Homeschool High School Mistakes – Failing to Plan High School Courses

When you are homeschooling high school, you need to aim for college. There are two reasons for this. Either your kids will go to college and need the college preparation, or they WON’T go to college, and their homeschool becomes perhaps the only formal education they receive. College preparation is truly LIFE preparation, especially since you don’t know what the future holds. You want to homeschool like the Boy Scouts, and always be prepared!

You are probably wondering, though, about the big HOW. How can a humble homeschool be like a high power “college prep” high school? That’s the focus of this article. One of the biggest mistake parents make in homeschool high school is not planning high school courses. I’m going to tell you how you can avoid this trap.

Check your state’s requirements

First, during eighth and ninth grade, find out the homeschool requirements in your state. Requirements vary widely and can change yearly, so it’s impossible to know without checking it out for yourself. Check with your state homeschool organizations to find out the requirements. A simple Google search for the name of your state plus “homeschool organization” is all you need to do. Find the requirements, then develop a plan to meet them. There are some states that don’t require specific courses from homeschoolers. In that case, make sure you meet the legal requirements of your state law, but focus your course selection on college requirements – again, it allows for maximum flexibility in the future.

Meet college admission requirements

What exactly are college admission requirements? There is no “right” answer to that, because every college has their own requirements! There are some generalizations about college preparation, though, so let me share those. In general, the recommended courses to take in high school include 4 years of English, 3 or 4 years of math, 3 to 4 years of social studies, 3 years of science including one lab science, 2 to 3 years of a single foreign language, 2 years of PE, 1 year of fine arts, and enough electives to make 24 or more high school credits. Review the common college requirements for classes to see what courses are expected. In every area of high school college prep course work, make sure that you are teaching your students right at their level.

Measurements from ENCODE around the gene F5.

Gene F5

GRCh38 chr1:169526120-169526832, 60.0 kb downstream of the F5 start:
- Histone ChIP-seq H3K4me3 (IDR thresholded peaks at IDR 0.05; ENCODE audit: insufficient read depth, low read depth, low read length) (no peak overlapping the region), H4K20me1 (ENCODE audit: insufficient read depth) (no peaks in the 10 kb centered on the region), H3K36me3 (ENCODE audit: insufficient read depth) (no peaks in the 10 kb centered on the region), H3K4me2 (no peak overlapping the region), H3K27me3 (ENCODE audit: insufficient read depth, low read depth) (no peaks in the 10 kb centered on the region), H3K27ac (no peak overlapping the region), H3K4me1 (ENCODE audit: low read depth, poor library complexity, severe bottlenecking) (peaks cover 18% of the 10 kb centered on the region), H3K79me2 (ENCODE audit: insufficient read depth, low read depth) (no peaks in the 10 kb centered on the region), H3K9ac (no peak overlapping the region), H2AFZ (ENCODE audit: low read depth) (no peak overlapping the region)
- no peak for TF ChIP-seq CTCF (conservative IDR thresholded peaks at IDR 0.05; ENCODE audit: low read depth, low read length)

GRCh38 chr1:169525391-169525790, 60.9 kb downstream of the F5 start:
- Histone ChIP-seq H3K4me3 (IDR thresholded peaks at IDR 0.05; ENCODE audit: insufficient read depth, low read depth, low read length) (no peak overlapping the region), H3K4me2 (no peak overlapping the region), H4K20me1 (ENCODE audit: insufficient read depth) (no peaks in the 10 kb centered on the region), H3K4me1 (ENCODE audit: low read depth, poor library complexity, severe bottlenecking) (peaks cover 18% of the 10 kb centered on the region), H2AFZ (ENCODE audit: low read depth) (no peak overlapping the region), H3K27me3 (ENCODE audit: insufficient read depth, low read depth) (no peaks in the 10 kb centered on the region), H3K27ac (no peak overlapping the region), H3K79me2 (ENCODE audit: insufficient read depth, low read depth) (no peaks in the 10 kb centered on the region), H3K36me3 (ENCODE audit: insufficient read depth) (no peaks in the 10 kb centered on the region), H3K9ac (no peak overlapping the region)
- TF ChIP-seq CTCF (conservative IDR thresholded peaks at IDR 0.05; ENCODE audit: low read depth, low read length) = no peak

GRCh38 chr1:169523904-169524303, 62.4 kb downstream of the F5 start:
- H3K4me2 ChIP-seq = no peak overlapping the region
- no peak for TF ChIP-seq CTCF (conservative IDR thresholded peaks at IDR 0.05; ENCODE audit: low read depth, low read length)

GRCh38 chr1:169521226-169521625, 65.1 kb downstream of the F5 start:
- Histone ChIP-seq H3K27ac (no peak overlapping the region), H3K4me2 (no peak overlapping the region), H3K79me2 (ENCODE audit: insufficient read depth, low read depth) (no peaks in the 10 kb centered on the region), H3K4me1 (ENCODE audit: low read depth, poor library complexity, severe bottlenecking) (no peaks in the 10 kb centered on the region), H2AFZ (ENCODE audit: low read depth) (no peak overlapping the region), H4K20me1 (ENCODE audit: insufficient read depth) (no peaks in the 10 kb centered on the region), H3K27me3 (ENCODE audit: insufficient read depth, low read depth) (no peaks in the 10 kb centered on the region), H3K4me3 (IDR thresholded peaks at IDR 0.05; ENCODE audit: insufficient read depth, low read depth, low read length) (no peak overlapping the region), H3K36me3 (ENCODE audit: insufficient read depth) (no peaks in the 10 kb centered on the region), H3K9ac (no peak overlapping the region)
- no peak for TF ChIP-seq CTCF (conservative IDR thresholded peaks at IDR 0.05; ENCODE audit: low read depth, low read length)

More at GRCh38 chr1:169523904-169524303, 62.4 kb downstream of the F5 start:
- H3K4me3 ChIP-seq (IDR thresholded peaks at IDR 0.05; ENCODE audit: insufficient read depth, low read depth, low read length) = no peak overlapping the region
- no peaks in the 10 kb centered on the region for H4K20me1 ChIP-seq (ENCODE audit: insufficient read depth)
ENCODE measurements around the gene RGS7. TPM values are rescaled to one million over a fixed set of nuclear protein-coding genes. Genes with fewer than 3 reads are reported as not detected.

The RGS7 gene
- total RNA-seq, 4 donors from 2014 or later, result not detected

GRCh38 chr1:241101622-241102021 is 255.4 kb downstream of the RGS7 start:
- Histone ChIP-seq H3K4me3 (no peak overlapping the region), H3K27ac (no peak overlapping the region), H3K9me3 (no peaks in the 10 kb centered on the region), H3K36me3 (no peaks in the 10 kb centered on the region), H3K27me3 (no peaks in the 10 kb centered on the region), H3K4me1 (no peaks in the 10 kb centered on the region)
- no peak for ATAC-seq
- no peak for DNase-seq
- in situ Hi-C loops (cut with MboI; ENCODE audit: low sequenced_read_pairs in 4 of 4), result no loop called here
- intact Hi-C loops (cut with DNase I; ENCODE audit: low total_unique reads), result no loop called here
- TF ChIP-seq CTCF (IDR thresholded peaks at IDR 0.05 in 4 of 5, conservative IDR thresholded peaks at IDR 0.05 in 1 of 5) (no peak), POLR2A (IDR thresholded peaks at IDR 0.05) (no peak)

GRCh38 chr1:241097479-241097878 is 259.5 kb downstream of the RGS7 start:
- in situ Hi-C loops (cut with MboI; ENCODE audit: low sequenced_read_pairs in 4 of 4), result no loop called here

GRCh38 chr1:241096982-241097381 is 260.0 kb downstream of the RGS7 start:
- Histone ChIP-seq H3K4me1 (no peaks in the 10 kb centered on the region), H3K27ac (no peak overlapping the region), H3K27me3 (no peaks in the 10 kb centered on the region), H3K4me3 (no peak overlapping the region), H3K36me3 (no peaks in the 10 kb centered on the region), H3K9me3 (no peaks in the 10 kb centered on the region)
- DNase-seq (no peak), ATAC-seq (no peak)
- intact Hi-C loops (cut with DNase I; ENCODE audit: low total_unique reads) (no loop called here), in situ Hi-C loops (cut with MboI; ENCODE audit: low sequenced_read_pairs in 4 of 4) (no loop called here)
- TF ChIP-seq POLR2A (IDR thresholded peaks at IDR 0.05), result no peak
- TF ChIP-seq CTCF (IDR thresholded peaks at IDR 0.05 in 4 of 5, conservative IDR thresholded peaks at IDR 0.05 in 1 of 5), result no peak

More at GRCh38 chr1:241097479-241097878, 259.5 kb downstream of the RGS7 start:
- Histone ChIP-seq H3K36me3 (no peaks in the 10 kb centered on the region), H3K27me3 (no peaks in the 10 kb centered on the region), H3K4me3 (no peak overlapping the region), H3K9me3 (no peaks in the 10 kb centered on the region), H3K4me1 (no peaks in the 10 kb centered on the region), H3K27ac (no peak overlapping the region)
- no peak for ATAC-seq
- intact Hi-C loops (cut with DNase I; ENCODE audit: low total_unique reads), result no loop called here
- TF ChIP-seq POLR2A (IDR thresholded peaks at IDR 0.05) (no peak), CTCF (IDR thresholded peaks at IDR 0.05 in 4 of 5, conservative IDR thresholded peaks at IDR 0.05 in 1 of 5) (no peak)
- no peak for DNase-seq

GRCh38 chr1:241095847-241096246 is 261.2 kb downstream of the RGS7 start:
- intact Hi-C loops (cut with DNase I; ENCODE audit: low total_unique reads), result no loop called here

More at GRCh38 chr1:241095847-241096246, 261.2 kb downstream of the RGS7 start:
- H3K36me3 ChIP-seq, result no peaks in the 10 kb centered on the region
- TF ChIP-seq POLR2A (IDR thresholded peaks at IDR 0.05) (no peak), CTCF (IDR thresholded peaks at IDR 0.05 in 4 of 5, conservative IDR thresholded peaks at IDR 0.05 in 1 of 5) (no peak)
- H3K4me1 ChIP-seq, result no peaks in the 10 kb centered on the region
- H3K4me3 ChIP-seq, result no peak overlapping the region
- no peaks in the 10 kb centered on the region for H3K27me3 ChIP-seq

Exceed requirements for fun!

One of the benefits of homeschooling is its efficiency – it allows plenty of time for fun! Many of the things teenagers do for fun can actually be used as high school courses! They fun things your child likes can be wonderful educational electives and additional foundational courses that beef up their transcript. (I have some great ideas on how to make a winning homeschool transcript that I’ll share in a later article.)

The “basics” cover a multitude of weaknesses

Focus on reading, writing, and math! If you cover the basics, you can’t stray far from a great college preparation. Many students who go to college need remedial help with the basics. If your student has a solid foundation in the basics, then you’re successful! The ability to read, write and do math will allow your student to catch up quickly if and when they are decide to pursue higher education.

Review your plan yearly and adjust as needed

A quick yearly review can keep you on track with high school. Each year you can make decisions for what is right at the time, but the yearly review will give you the larger overview of high school. The yearly review will remind you that THIS is the year you need to start a foreign language, that this is your last chance for a lab science, or give you the final impetus to complete an art course. Review your plan yearly while you enjoy a lifestyle of learning.


Colleges will know that you have done a great job planning high school courses when your student takes the college admission exams. In order to succeed, then, you need to know a little about those tests. What are they, when do you take them, and why? That will be the focus of my next article.

Homeschooling Laws – Tips For Understanding Your State’s Homeschool Laws

Relax! No matter what your friends and family members may have said, home education is legal in the United States. Each state has different homeschooling laws. Some states have very few homeschooling requirements, and others have extensive regulations that must be followed.

Here are some definitions that will help you understand the homeschool laws in your state:

  • Attendance – the minimum number of days or hours that a student must be taught.
  • Compulsory Attendance Age – the ages at which a child must receive formal education.
  • Notice – information that must be sent to the state providing notice of your decision to homeschool.
  • Qualifications – requirements that must be met by a teaching parent, tutor or other instructor.
  • Records – information that must be kept or reported to the state.
  • Subjects – areas of knowledge in which a student must receive instruction.
  • Testing – examinations to determine a child’s level of academic performance.

According to the Homeschool Legal Defense Association, homeschoolers perform just as well in states with very few legal restrictions as they do in states with many legal requirements. Government oversight of homeschoolers has no effect on academic outcomes.

If your child was previously in public school, you may need to submit a letter of withdrawal from to your local principal or superintendent.

State homeschooling organizations and local homeschool support groups are great resources for helping you understand and comply with your state’s homeschooling laws. To find out the homeschool laws for your state, visit the Homeschool Legal Defense Association.